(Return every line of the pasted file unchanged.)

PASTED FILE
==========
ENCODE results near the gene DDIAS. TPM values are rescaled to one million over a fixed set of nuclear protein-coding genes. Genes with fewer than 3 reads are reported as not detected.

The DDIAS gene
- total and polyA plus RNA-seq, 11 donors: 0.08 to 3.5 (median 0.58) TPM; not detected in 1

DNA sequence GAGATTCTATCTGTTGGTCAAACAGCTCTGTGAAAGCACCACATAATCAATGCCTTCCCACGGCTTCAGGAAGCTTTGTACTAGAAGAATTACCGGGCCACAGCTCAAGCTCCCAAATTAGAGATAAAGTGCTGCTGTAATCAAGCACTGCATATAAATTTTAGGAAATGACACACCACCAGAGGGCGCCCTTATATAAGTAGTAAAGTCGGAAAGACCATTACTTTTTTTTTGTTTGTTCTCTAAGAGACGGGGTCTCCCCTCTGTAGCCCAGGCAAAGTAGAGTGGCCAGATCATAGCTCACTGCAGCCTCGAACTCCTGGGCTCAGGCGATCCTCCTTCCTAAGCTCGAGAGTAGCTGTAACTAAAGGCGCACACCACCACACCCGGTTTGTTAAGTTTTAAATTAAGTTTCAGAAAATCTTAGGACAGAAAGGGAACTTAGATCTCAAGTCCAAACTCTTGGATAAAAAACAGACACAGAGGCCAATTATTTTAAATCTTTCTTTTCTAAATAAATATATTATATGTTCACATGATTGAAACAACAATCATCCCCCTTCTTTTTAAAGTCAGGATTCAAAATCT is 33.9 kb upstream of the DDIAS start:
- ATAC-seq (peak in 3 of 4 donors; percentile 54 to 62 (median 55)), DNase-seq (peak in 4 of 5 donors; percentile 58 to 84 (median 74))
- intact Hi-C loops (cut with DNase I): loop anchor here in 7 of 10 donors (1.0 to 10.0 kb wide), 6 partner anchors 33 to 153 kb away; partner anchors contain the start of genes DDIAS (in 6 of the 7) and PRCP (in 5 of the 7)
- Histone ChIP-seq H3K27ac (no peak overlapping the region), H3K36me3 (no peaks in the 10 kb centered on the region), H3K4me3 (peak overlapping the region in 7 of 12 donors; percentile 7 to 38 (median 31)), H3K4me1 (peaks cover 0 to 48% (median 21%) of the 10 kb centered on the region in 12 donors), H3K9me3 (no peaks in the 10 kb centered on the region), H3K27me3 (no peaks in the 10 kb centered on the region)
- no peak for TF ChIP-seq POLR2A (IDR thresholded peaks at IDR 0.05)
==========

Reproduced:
ENCODE results near the gene DDIAS. TPM values are rescaled to one million over a fixed set of nuclear protein-coding genes. Genes with fewer than 3 reads are reported as not detected.

The DDIAS gene
- total and polyA plus RNA-seq, 11 donors: 0.08 to 3.5 (median 0.58) TPM; not detected in 1

DNA sequence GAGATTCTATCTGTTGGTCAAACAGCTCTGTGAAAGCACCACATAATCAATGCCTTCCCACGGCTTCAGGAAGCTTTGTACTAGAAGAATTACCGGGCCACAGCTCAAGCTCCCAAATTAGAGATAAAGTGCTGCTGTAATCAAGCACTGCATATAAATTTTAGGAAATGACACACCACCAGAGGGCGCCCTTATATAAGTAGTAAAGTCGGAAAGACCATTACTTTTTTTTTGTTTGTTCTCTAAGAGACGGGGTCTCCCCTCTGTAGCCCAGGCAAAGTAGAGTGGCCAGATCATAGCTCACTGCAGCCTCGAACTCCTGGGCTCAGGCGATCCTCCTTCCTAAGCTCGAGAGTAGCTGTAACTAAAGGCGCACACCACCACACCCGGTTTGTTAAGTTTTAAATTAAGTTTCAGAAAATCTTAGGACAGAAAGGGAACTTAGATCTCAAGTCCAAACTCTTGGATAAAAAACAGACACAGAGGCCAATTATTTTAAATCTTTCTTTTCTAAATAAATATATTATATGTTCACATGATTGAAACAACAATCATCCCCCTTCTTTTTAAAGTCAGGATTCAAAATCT is 33.9 kb upstream of the DDIAS start:
- ATAC-seq (peak in 3 of 4 donors; percentile 54 to 62 (median 55)), DNase-seq (peak in 4 of 5 donors; percentile 58 to 84 (median 74))
- intact Hi-C loops (cut with DNase I): loop anchor here in 7 of 10 donors (1.0 to 10.0 kb wide), 6 partner anchors 33 to 153 kb away; partner anchors contain the start of genes DDIAS (in 6 of the 7) and PRCP (in 5 of the 7)
- Histone ChIP-seq H3K27ac (no peak overlapping the region), H3K36me3 (no peaks in the 10 kb centered on the region), H3K4me3 (peak overlapping the region in 7 of 12 donors; percentile 7 to 38 (median 31)), H3K4me1 (peaks cover 0 to 48% (median 21%) of the 10 kb centered on the region in 12 donors), H3K9me3 (no peaks in the 10 kb centered on the region), H3K27me3 (no peaks in the 10 kb centered on the region)
- no peak for TF ChIP-seq POLR2A (IDR thresholded peaks at IDR 0.05)